Brexit not set to affect trade between British business owners and member nations

Brexit jigsaw


A survey carried out amongst British small business owners has revealed that the majority currently trading with European member nations will continue to do so after Brexit.

The Brexit campaign was fought on a variety of points relating to trade, but no argument was louder than a potential for better transatlantic and pacific trade agreements.

Pro-leavers battled to convince voters that an exit from the European Union would free up Britain’s capacity for intercontinental trade, despite Barack Obama’s claims that Brexit would put the UK at the “back of the queue”.

Following the vote, Obama’s successor Donald Trump has been much more accommodating of Brexit, claiming it will lead to “very big and exciting” trade opportunities. Currently, no trade agreements have been made, yet it remains one of the primary points of discussion in the Brexit conversation. But are the politicians wasting their time?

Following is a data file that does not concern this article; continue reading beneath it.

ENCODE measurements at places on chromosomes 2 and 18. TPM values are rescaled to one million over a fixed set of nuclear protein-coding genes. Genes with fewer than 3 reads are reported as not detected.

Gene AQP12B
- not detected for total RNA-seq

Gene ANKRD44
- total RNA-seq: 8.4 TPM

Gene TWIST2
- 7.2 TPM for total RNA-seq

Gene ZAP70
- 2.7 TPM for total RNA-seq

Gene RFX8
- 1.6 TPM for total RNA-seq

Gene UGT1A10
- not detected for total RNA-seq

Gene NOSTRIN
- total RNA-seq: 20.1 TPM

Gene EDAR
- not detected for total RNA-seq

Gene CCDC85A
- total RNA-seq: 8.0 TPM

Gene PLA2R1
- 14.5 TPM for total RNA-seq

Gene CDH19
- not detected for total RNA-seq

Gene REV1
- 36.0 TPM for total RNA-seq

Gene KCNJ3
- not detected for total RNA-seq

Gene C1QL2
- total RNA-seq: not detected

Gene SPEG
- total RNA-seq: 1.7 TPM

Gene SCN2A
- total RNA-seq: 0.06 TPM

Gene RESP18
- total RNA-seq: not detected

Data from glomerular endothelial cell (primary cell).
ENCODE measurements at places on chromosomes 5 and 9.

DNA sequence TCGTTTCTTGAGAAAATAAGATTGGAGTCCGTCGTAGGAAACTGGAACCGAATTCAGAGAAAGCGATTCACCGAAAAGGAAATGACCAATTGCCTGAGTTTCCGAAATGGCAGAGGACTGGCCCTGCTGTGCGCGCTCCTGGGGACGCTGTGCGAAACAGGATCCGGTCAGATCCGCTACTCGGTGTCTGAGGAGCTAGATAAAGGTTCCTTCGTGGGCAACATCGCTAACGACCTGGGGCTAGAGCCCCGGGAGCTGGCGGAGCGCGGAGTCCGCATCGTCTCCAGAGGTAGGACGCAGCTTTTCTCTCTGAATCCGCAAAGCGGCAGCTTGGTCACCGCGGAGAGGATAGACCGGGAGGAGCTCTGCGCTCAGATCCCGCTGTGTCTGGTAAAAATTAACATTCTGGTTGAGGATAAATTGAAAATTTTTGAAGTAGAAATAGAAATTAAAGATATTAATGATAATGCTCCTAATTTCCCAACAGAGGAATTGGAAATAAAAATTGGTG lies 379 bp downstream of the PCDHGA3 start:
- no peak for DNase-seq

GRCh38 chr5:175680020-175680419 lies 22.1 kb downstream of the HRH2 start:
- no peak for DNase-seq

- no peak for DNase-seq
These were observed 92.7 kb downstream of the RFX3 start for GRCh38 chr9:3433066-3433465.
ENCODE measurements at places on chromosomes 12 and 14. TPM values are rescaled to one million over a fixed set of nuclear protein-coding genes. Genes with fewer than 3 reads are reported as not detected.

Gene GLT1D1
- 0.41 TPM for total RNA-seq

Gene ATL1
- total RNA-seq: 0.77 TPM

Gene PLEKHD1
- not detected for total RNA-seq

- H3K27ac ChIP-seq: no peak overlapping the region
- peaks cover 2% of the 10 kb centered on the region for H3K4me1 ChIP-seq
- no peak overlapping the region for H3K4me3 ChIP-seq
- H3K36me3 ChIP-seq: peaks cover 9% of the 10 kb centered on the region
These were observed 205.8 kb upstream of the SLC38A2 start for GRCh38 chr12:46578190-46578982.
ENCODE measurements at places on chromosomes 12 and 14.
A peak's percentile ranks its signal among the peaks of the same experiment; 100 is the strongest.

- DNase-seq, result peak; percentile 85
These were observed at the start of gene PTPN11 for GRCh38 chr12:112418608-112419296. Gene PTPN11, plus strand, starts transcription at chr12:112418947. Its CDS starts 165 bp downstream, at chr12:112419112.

Accountancy and business advice firm Russell Smith Chartered Accountants ran a survey of local and regional business owners to gather their opinions on the future of British trade.

The survey revealed that 55% of British SMEs are currently working with EU partners or suppliers in some capacity. Of those businesses, 80% plan on maintaining their relationships following Brexit, even while facing the prospect of increased import and export tariffs.

Director of the company, Russell Smith said: “There was a lot of chatter about trade with the US, China, Japan, Canada and Australia in the run-up to Brexit, yet SMEs are much more focused on keeping their EU trade arrangements intact. What this survey demonstrates is a real disconnect from the campaigns of Brexit and the reality of our country’s economic position”.

The new results shed some light on the true feelings of small businesses in the UK, which make up 99.3% of all private sector companies operating Britain. Of the 20% that would look to change their trading relationships, 13% said they would move to domestic options, while only 7% would seek to take advantage of intercontinental trade deals.